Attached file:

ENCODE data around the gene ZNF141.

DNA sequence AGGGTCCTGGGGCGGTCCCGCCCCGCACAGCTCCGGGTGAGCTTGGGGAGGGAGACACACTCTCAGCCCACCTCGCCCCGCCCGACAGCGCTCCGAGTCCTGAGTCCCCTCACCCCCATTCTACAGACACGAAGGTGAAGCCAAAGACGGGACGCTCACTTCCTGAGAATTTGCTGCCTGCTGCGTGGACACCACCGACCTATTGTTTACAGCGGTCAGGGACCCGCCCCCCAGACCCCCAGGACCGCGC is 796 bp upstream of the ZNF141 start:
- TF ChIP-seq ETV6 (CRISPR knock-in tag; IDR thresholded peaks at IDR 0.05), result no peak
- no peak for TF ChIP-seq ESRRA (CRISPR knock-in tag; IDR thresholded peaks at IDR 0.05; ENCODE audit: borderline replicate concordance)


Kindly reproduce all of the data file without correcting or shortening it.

ENCODE data around the gene ZNF141.

DNA sequence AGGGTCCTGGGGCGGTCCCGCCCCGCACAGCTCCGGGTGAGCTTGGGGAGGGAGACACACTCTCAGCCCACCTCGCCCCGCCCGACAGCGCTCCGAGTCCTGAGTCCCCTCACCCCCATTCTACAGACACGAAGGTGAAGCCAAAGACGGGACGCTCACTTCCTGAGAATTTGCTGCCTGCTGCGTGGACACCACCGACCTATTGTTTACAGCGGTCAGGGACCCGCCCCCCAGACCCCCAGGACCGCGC is 796 bp upstream of the ZNF141 start:
- TF ChIP-seq ETV6 (CRISPR knock-in tag; IDR thresholded peaks at IDR 0.05), result no peak
- no peak for TF ChIP-seq ESRRA (CRISPR knock-in tag; IDR thresholded peaks at IDR 0.05; ENCODE audit: borderline replicate concordance)